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Trump Prosecutor's Campaign Donation From Fraud Convict Under Scrutiny

 June 10, 2024

Shelitha Robertson, a former Atlanta city attorney, made headlines after being sentenced to seven years in prison for a $15 million pandemic loan fraud, which saw her indulging in luxury purchases and making a campaign donation to Trump prosecutor Fani Willis.

The fraud charges revealed a connection between Robertson's lavish spending spree and a $1,000 donation to Willis' campaign during the time the former received payouts from the Paycheck Protection Program, as the New York Post reports.

Robertson, 62, was given a seven-year prison sentence due to her involvement in a fraudulent scheme that siphoned off $15 million in government funds during the COVID-19 pandemic. This fraud case involved inflated loan applications and fraudulent tax documents to obtain larger sums than legitimately entitled.

The former lawyer's deceit included spending money on extravagant items such as a 10-carat diamond ring and a Rolls Royce. She fraudulently acquired these funds by applying for loans under the Paycheck Protection Program in the names of four different businesses she claimed to own.

Donation to Fani Willis's Campaign Raises Eyebrows

A notable element of this story is Robertson's donation to Willis's campaign. In May 2020, around the time she received the ill-gotten funds, Robertson contributed $1,000 to Willis’s coffers. Willis, who later charged Donald Trump with racketeering related to the 2020 Georgia election results, emerged victorious in the Democratic primary runoff, ousting her scandal-hit boss Paul Howard in August of the same year.

The fraud involved not only falsifying employee numbers and payroll information but also submitting fake tax documents to back these claims. These deceitful actions resulted in receiving larger amounts from the Paycheck Protection Program than she was legitimately entitled to.

The Department of Justice explained, “The loan applications falsely inflated the number of employees and average monthly payroll for each of the four businesses, resulting in larger PPP loans than Robertson would be legitimately entitled to obtain.” These fabricated details enabled Robertson to channel a significant portion of the funds to her relatives and co-conspirator Chandra Norton, a disbarred attorney.

Robertson's Courtroom Breakdown

Following her sentencing on Friday, Robertson broke down in tears. Her breakdown came hours after she revealed to the court, “My business is gone. My (law) license is gone. My assets are gone. The only thing I have left is my family and my faith in God.” This emotional moment encapsulated her realization of the severe consequences of her actions.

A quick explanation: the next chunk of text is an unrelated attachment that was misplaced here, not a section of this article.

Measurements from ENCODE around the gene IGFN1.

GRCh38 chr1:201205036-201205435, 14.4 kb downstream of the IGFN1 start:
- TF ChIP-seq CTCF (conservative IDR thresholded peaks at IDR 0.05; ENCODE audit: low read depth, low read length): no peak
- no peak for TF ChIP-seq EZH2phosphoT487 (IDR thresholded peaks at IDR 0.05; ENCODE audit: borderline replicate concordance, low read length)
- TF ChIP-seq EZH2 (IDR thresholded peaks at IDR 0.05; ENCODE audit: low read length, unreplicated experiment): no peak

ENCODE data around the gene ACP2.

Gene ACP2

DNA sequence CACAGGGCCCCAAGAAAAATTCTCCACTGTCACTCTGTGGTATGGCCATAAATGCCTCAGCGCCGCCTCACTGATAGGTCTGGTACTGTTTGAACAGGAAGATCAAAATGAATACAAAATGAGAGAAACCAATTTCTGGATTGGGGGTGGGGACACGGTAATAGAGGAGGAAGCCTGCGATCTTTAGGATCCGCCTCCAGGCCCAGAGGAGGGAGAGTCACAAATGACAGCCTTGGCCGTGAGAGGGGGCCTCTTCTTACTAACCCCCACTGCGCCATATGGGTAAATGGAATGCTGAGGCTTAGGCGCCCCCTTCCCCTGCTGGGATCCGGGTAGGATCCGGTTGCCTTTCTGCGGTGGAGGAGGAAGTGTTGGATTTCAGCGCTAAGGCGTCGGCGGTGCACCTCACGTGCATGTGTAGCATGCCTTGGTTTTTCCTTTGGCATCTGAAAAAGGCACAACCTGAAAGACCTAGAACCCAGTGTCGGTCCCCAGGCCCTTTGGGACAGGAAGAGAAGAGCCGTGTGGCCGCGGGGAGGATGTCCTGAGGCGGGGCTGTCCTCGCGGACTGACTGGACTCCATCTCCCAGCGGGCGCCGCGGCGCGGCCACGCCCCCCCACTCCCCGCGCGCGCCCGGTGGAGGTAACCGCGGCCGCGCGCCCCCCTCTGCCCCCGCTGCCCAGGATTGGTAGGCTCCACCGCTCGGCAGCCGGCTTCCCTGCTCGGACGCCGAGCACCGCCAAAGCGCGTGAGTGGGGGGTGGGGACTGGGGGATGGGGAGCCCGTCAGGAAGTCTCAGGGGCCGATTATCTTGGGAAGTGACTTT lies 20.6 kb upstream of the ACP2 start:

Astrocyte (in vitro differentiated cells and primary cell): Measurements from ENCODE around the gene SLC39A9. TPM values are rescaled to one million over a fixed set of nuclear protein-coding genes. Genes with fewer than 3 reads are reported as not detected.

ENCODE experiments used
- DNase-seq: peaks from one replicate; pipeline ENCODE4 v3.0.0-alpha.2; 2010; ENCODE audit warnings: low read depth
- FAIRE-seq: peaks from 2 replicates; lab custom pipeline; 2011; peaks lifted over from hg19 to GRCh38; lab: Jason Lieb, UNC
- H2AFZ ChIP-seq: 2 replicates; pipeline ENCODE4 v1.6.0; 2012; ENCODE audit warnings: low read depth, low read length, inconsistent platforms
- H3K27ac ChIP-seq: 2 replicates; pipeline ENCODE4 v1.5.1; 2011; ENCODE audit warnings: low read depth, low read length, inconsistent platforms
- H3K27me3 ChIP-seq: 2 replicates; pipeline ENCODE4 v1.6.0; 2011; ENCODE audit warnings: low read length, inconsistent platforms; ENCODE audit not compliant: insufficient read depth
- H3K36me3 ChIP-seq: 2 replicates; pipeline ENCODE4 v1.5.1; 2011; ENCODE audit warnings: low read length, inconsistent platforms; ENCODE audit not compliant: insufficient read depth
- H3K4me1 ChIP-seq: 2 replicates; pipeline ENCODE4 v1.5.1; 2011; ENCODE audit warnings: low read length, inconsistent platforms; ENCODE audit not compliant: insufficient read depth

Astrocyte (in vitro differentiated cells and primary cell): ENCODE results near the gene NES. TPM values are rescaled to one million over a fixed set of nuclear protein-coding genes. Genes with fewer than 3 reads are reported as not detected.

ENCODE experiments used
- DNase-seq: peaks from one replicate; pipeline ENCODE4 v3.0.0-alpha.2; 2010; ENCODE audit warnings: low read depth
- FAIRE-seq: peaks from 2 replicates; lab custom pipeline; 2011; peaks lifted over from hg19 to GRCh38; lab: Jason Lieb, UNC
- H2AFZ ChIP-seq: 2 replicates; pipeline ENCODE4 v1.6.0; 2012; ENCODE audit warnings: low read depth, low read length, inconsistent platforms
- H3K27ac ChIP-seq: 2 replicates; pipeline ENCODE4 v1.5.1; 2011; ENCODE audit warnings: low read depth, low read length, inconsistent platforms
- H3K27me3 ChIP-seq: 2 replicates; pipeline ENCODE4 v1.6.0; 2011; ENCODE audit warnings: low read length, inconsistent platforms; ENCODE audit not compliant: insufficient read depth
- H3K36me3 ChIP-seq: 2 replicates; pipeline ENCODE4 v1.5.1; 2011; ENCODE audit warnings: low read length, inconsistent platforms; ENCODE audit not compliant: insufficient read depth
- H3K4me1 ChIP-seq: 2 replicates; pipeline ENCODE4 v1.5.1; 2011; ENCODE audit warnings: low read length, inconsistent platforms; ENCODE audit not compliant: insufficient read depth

The trial concluded with a jury convicting Robertson on Dec. 19, 2023, of conspiracy to commit wire fraud, wire fraud, and money laundering. Her sentence includes seven years and three months in prison, followed by three years of supervised release. She received credit for the six months she spent in custody since December.

Relationship Between Willis and Trump Case

A significant subplot in the story involves the connection between Willis and Trump. Willis charged Trump with racketeering in a 13-count indictment related to efforts to overturn the 2020 election results in Georgia. Trump has pleaded not guilty and denies any wrongdoing.

The ongoing case against Trump and others has faced delays, with the Georgia Court of Appeals set to review a judicial decision in October regarding potential conflicts of interest involving Willis’s relationship with special prosecutor Nathan Wade.

Robertson's Political Background

Before her downfall, Robertson was a Democrat who had sought a judgeship position in Fulton County twice, though unsuccessfully, in 2010 and 2014. Her political engagements included her May 2020 donation to Willis’s primary campaign amidst the fraudulent loan acquisitions.

The case also puts a spotlight on the broader implications of misappropriating federal assistance during critical times, posing questions about oversight and legal repercussions for such actions. Moreover, it underscores the interconnectedness of political and legal spheres, as seen in the donation made to a campaign amid fraudulent activities.

Authorities have stressed the importance of ensuring that pandemic relief funds reach intended legitimate beneficiaries and not fraudsters. This incident serves as a cautionary tale of the high stakes involved in federal relief fraud and its far-reaching impacts.


Shelitha Robertson's seven-year prison sentence for a $15 million pandemic loan fraud has drawn attention due to her extravagant spending, fraudulent claims, and a significant campaign donation to Trump prosecutor Fani Willis.

This case highlights the intricate web of legal and political dimensions and validates the rigorous legal scrutiny surrounding misuse of federal funds.

Robertson's downfall from a political hopeful to a convicted fraudster underscores the grave repercussions of such deceitful actions.